Pitchfork review – stick a fork in it, this horror flick is done
Looking for some cheap Friday the 13th thrills? Take the detour far away from Pitchfork, a spectacular disaster of a horror film that’s more of an endurance test to try and make it through all of this woeful 94 minutes. Maybe I’m forgetting one, but I’m comfortable saying Pitchfork is the worst horror movie I’ve ever seen.
Way too often I started busting out in uncontrollable laughter. And not the good kind. In fairness, its kinda hard to buy into any legitimate horror film that tries to work in a dance number. The rest of the time it left me both appalled and wondering why I so poorly valued my time.
Director/co-writer Glenn Douglas Packard probably had to call in more than a few favors for this embarrassment. While the odds are against anyone involved in the film making it big, this will make for some prime humiliating early role footage.
After coming out to his parents over the phone, Hunter (Brian Raetz) wants to chat in person. For moral support, he brings along his buddies. The gang is the standard teen caricatures you find in pretty much every horror film. There’s the jock, the nerd, the super dumb jock, the hottie and the slutty hotties 1 and 2. This assortment of characters are unbelievably unlikable. If Pitchfork had an iota of charisma it’d be easy to root him on to take out this entire crew.
Hunter’s father is having a hard time with his son’s sexual preference. That’s not a terrible subplot, but it’s so poorly developed, it’s ultimately unnecessary. Soon the farm and everyone on it is terrorized by a lunatic wearing a dog head and a pitchfork in place of a hand.
Despite a decent design, Pitchfork is a remarkably dull villain. He’s not scary in the slightest and scurries around like a frightened pup most of the movie. He’s the anti-Leatherface in that regard. Apparently he kept all his charisma in the left hand he swapped out with the pitchfork.
The only legitimate scares came from the performances. No one should go into a horror movie expecting award winning performances, but the cast acts like they’re reciting the lines for the first time. They’re not credible for a second and their line delivery is amazingly flat and stilted.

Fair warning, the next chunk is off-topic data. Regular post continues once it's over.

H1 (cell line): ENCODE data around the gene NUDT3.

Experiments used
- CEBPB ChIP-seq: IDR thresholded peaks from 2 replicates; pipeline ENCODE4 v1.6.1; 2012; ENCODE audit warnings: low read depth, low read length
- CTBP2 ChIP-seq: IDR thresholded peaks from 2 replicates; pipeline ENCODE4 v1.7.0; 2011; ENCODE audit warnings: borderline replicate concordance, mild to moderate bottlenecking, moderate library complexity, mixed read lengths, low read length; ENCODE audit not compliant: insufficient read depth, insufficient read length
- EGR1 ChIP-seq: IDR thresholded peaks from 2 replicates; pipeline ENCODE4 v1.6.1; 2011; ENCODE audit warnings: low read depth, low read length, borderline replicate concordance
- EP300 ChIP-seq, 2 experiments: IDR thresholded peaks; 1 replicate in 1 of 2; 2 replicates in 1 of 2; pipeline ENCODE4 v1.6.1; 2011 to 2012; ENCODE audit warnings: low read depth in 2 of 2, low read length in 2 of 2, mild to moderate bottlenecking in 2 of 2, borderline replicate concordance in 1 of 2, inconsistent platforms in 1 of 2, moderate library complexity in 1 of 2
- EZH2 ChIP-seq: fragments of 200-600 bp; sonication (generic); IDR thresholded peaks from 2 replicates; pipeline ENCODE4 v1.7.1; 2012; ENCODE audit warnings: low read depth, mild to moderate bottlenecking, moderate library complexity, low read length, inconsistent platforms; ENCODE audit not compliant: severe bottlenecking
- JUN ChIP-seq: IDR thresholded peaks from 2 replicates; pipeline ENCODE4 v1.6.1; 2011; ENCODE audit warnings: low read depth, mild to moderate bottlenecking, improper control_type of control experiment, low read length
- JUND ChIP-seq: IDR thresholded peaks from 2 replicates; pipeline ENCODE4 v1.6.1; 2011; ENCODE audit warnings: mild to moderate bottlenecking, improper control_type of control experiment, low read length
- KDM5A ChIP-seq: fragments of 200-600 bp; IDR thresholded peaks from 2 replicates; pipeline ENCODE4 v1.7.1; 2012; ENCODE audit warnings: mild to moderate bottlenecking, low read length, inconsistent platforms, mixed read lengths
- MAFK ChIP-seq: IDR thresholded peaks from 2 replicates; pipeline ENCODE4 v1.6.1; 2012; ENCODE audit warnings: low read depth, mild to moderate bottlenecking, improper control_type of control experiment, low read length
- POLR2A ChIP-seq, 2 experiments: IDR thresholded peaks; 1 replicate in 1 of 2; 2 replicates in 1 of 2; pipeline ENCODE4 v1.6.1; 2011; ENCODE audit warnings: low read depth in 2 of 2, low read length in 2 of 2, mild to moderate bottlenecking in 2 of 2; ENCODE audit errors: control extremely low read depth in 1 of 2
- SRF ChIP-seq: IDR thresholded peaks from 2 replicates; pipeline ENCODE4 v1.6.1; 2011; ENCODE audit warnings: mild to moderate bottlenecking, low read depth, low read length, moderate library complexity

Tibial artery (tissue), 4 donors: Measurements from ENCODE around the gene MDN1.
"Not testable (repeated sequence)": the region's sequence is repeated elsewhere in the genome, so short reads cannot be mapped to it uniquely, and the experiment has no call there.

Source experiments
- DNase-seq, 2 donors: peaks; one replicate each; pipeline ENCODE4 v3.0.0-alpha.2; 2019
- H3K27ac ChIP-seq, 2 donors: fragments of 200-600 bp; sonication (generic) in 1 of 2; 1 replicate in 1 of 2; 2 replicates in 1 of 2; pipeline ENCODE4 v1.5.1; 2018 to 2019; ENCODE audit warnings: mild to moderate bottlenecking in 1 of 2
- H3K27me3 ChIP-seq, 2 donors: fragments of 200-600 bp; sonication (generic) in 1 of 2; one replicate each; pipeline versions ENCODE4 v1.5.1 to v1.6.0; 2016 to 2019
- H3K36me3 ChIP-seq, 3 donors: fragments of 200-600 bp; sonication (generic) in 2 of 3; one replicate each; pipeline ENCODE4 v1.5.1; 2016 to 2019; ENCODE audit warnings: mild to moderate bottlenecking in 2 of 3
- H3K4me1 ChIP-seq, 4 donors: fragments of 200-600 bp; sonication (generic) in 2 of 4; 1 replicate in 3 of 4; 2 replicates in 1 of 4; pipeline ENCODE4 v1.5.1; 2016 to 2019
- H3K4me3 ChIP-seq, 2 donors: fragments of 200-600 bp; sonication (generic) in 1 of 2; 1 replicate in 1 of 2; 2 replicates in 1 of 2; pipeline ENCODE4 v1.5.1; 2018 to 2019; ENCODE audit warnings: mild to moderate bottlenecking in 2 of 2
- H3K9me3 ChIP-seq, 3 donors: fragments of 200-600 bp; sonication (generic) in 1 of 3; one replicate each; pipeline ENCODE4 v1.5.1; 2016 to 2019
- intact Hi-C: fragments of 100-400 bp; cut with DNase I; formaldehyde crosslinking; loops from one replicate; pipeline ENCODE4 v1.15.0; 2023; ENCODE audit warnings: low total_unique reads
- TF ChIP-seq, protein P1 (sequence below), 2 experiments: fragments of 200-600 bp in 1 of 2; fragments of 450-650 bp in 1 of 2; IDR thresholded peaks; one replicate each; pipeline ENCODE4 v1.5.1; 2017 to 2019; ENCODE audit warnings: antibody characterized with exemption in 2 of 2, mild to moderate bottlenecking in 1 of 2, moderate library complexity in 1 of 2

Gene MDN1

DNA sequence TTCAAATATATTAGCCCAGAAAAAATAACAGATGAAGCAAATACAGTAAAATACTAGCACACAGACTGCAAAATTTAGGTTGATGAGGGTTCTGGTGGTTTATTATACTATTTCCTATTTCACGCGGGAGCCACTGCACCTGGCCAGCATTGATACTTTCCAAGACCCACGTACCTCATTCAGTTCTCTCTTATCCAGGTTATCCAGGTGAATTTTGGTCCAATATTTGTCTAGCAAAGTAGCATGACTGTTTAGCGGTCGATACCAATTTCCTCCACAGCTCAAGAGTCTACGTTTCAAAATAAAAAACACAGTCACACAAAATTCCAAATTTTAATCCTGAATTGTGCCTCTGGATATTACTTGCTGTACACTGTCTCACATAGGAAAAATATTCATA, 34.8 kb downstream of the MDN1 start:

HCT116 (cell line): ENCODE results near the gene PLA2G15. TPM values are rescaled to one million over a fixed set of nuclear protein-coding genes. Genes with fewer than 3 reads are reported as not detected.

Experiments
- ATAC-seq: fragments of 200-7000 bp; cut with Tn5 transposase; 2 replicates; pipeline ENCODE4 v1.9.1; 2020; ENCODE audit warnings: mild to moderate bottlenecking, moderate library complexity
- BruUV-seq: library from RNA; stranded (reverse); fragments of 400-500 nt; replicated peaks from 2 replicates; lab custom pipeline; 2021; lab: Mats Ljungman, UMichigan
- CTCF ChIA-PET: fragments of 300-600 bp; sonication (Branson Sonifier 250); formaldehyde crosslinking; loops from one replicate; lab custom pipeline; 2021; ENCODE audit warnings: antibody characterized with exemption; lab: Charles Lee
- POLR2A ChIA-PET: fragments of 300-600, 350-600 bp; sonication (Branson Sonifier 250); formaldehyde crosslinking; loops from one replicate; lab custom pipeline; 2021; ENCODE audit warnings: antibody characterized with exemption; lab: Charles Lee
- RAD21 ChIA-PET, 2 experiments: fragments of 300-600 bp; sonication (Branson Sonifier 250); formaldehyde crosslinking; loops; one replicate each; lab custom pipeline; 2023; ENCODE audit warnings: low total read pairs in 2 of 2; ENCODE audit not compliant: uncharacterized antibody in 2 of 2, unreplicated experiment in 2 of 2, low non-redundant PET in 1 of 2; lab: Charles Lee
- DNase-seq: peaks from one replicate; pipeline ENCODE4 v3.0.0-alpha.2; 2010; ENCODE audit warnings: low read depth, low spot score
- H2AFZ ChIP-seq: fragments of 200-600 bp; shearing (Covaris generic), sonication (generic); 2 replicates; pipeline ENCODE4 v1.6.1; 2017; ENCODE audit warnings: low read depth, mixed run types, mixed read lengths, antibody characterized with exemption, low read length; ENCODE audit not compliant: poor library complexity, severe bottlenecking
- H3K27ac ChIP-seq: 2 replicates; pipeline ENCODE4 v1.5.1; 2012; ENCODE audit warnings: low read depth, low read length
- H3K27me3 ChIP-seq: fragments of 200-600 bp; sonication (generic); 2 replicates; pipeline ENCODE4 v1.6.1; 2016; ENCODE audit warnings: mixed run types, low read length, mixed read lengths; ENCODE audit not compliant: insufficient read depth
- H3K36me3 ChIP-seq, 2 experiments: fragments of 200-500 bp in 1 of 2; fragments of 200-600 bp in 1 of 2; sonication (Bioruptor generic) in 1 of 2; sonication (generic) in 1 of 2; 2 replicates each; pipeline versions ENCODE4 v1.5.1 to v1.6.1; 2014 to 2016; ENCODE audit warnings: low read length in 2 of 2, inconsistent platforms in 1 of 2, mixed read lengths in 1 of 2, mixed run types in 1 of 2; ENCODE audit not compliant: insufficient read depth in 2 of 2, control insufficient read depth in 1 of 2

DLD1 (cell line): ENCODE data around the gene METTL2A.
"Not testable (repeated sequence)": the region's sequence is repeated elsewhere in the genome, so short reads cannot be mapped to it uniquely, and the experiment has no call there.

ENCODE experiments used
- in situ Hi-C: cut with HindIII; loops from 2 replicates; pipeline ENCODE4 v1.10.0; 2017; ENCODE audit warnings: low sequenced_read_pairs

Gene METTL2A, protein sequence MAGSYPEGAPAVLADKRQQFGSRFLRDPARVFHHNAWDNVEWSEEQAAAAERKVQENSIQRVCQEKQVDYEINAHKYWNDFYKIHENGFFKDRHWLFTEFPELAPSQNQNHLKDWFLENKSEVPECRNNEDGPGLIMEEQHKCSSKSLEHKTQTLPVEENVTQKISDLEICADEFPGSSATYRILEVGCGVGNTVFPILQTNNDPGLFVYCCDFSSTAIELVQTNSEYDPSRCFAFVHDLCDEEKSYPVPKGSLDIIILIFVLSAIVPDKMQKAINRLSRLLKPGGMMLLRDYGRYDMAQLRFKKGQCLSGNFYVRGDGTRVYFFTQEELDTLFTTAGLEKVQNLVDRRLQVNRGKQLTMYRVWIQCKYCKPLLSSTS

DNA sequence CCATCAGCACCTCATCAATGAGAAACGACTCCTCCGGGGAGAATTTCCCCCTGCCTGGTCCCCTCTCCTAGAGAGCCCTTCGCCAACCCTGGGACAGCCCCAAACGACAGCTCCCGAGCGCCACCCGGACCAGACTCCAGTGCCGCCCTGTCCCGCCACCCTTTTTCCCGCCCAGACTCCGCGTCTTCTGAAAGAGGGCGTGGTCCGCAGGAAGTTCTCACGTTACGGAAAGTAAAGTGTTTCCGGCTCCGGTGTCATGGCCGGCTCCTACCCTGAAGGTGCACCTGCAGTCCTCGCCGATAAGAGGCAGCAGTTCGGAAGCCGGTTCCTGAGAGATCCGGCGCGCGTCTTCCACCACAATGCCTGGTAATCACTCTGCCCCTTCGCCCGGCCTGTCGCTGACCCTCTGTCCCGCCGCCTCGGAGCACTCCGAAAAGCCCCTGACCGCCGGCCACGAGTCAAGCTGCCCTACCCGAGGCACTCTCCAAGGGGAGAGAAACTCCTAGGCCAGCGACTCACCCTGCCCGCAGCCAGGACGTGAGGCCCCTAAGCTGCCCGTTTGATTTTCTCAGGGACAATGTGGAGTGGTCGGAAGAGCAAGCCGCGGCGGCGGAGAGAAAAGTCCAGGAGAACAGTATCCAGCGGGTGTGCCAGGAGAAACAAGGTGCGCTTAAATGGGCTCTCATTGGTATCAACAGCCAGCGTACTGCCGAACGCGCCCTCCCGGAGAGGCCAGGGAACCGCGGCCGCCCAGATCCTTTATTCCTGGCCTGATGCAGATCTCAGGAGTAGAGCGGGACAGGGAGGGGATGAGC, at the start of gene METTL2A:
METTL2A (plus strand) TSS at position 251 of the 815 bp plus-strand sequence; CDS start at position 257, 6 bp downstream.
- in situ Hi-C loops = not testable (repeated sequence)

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One by one, Pitchfork slowly kills off everyone on the farm in increasingly disturbing fashion. Hunter and his best friend Clare (Lindsey Nicole) have to use all their cunning to stay alive and survive the night.
Packard and co-screenwriter Darryl F. Gariglio grasp their villain isn’t all that menacing and give him bizarre character traits. Instead of providing some tragic backstory, it makes Pitchfork seem much more like a joke.
For a horror film, Packard shoots the film too clean. The lighting is too crisp. To try and instill some sort of horror elements, Packard heavily utilizes smoke effects as if hoping fog will help increase the thrills. Packard finds better luck with cheap thrills in shooting the female cast members from a low angle to best showcase their short shorts. Beyond that, his direction is strictly Horror Movie 101 with all the expected jump cuts and weak plot twists.
There’s no good reason to sit through Pitchfork. It lacks good thrills, characters you actually want to see survive the night and a punchless villain with a neat gimmick and little else. Dig up the old Friday the 13th collection. Watching Jason’s exploits at Camp Crystal Lake are a much better option than this debacle.
Rating: 1 out of 10
Photo Credit: Uncork’d Entertainment